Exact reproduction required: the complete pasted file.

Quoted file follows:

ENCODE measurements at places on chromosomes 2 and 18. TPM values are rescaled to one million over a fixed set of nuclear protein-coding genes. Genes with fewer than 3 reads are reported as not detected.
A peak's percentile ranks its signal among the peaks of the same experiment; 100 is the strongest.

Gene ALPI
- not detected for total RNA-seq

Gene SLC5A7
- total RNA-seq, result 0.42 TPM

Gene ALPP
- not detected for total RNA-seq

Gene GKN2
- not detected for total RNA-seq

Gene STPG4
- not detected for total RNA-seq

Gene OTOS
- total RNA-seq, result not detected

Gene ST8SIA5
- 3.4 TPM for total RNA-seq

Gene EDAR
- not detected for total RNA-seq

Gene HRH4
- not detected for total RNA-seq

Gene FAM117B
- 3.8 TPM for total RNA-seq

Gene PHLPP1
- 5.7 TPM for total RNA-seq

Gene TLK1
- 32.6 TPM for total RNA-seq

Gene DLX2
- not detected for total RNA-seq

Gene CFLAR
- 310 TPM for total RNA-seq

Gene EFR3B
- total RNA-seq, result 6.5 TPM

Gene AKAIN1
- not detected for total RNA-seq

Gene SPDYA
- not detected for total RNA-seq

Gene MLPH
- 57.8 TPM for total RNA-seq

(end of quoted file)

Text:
ENCODE measurements at places on chromosomes 2 and 18. TPM values are rescaled to one million over a fixed set of nuclear protein-coding genes. Genes with fewer than 3 reads are reported as not detected.
A peak's percentile ranks its signal among the peaks of the same experiment; 100 is the strongest.

Gene ALPI
- not detected for total RNA-seq

Gene SLC5A7
- total RNA-seq, result 0.42 TPM

Gene ALPP
- not detected for total RNA-seq

Gene GKN2
- not detected for total RNA-seq

Gene STPG4
- not detected for total RNA-seq

Gene OTOS
- total RNA-seq, result not detected

Gene ST8SIA5
- 3.4 TPM for total RNA-seq

Gene EDAR
- not detected for total RNA-seq

Gene HRH4
- not detected for total RNA-seq

Gene FAM117B
- 3.8 TPM for total RNA-seq

Gene PHLPP1
- 5.7 TPM for total RNA-seq

Gene TLK1
- 32.6 TPM for total RNA-seq

Gene DLX2
- not detected for total RNA-seq

Gene CFLAR
- 310 TPM for total RNA-seq

Gene EFR3B
- total RNA-seq, result 6.5 TPM

Gene AKAIN1
- not detected for total RNA-seq

Gene SPDYA
- not detected for total RNA-seq

Gene MLPH
- 57.8 TPM for total RNA-seq